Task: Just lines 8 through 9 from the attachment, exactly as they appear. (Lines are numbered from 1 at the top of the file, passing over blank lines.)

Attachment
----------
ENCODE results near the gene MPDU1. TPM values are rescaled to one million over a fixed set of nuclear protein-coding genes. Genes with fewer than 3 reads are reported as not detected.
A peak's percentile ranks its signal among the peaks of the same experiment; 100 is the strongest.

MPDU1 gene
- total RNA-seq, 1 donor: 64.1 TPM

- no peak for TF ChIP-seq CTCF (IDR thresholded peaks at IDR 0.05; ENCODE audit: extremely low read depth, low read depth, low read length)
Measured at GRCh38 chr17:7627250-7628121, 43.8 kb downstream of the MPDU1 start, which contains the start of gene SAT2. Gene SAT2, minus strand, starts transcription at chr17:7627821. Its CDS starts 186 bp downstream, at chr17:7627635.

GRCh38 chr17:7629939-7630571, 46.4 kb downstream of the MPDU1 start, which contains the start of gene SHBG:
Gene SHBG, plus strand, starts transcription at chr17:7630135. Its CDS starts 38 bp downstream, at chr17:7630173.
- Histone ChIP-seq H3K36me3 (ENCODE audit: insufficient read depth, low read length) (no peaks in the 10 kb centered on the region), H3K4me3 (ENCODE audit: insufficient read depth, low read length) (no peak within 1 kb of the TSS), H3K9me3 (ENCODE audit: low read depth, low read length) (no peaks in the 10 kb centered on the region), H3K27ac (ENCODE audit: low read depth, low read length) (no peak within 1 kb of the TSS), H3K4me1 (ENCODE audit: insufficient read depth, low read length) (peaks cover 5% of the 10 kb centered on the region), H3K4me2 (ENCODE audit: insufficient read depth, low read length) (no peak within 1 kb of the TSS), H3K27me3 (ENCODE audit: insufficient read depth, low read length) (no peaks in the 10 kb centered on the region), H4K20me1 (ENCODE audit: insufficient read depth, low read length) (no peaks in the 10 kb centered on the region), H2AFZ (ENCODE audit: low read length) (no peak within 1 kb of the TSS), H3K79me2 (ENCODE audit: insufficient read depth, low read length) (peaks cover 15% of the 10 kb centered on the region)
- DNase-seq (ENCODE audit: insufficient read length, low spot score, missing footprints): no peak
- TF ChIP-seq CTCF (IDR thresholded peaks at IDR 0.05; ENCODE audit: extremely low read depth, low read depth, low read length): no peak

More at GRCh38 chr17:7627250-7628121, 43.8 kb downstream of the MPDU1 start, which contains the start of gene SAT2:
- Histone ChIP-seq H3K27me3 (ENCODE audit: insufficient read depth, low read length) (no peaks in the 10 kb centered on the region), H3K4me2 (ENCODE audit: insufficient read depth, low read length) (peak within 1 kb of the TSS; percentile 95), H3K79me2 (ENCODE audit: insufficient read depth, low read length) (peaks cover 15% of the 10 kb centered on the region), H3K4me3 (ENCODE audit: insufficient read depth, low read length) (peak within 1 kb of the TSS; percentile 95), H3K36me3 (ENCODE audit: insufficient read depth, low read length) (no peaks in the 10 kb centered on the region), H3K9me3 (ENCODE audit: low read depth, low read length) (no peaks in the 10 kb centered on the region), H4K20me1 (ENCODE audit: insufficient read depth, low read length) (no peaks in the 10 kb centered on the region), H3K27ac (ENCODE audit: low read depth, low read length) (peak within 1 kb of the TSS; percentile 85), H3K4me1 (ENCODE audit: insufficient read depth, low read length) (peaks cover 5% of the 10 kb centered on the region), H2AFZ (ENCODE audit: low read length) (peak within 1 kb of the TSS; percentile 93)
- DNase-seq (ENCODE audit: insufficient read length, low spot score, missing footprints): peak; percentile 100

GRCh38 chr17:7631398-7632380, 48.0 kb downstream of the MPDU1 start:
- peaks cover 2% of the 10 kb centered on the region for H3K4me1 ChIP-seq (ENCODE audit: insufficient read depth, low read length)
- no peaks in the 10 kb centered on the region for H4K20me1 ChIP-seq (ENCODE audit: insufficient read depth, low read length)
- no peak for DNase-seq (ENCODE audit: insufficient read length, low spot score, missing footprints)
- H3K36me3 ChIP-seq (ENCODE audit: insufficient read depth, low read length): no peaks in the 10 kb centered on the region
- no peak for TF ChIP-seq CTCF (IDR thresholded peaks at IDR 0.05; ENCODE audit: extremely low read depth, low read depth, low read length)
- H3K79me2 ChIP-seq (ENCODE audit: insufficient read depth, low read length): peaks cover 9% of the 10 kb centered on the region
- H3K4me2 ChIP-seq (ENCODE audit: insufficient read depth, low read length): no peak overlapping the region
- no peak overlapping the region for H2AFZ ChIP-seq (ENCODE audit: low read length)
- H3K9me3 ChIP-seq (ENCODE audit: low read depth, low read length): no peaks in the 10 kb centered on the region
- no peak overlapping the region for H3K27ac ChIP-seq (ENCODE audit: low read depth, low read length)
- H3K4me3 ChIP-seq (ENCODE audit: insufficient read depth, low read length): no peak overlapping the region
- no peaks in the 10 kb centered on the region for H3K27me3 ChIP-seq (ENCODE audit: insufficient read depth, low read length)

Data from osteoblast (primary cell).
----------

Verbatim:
Gene SHBG, plus strand, starts transcription at chr17:7630135. Its CDS starts 38 bp downstream, at chr17:7630173.
- Histone ChIP-seq H3K36me3 (ENCODE audit: insufficient read depth, low read length) (no peaks in the 10 kb centered on the region), H3K4me3 (ENCODE audit: insufficient read depth, low read length) (no peak within 1 kb of the TSS), H3K9me3 (ENCODE audit: low read depth, low read length) (no peaks in the 10 kb centered on the region), H3K27ac (ENCODE audit: low read depth, low read length) (no peak within 1 kb of the TSS), H3K4me1 (ENCODE audit: insufficient read depth, low read length) (peaks cover 5% of the 10 kb centered on the region), H3K4me2 (ENCODE audit: insufficient read depth, low read length) (no peak within 1 kb of the TSS), H3K27me3 (ENCODE audit: insufficient read depth, low read length) (no peaks in the 10 kb centered on the region), H4K20me1 (ENCODE audit: insufficient read depth, low read length) (no peaks in the 10 kb centered on the region), H2AFZ (ENCODE audit: low read length) (no peak within 1 kb of the TSS), H3K79me2 (ENCODE audit: insufficient read depth, low read length) (peaks cover 15% of the 10 kb centered on the region)